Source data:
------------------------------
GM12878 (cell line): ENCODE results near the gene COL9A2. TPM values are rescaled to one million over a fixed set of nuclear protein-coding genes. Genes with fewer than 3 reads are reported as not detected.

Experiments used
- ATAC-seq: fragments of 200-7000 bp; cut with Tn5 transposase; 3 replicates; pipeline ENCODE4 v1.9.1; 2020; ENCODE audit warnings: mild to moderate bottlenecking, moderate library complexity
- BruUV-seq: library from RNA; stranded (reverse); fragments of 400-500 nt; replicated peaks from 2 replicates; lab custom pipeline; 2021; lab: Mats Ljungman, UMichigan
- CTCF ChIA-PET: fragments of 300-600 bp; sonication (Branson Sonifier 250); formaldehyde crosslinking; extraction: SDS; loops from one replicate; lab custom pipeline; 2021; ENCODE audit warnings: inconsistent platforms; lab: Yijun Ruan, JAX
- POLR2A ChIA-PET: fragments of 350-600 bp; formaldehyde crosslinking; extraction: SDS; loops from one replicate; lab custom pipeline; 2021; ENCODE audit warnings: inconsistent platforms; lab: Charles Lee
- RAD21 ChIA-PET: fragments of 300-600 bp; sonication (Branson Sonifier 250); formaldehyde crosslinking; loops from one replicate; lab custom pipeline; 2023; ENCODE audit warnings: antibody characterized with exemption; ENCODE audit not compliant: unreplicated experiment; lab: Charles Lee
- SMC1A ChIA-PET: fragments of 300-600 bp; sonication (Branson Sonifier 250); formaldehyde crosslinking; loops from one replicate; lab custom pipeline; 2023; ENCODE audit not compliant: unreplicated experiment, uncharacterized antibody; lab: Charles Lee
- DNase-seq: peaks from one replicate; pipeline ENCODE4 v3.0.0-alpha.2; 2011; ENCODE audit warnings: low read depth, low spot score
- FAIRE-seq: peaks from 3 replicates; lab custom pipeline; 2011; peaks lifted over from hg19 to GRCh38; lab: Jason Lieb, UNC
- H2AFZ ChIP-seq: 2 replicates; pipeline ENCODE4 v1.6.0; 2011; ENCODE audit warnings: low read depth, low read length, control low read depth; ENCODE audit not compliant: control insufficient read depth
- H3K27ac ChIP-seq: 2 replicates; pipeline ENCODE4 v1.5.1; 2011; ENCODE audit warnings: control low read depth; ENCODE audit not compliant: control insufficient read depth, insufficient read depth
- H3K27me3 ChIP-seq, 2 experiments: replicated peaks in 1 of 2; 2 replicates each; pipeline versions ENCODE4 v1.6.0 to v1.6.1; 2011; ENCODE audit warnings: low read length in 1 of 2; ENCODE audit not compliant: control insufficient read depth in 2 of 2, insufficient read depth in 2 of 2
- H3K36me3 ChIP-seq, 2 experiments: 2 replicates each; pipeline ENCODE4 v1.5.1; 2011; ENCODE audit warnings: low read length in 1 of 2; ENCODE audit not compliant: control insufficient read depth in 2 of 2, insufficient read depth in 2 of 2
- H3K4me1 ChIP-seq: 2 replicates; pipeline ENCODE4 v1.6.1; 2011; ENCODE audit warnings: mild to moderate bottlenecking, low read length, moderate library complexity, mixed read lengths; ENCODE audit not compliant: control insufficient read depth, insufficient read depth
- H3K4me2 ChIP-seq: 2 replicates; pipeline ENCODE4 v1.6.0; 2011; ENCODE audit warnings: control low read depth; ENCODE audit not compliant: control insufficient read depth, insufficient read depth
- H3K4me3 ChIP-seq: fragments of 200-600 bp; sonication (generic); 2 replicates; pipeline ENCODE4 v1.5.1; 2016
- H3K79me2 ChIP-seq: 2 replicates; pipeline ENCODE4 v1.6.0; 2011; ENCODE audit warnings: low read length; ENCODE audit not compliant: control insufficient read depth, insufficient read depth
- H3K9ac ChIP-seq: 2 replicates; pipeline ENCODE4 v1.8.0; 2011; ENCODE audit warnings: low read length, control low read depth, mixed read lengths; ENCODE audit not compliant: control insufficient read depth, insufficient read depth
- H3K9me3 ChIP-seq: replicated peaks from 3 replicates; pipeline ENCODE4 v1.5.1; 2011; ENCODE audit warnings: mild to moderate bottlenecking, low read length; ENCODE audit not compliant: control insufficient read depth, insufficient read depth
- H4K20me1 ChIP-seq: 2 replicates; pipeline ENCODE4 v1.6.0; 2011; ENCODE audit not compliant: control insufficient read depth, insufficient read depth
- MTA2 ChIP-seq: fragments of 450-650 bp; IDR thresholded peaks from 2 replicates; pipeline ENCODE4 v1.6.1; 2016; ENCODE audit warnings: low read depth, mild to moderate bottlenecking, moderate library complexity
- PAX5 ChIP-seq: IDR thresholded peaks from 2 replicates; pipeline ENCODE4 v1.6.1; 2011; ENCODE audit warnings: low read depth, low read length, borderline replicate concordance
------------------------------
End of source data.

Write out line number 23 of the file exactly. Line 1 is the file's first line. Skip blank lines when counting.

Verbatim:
- PAX5 ChIP-seq: IDR thresholded peaks from 2 replicates; pipeline ENCODE4 v1.6.1; 2011; ENCODE audit warnings: low read depth, low read length, borderline replicate concordance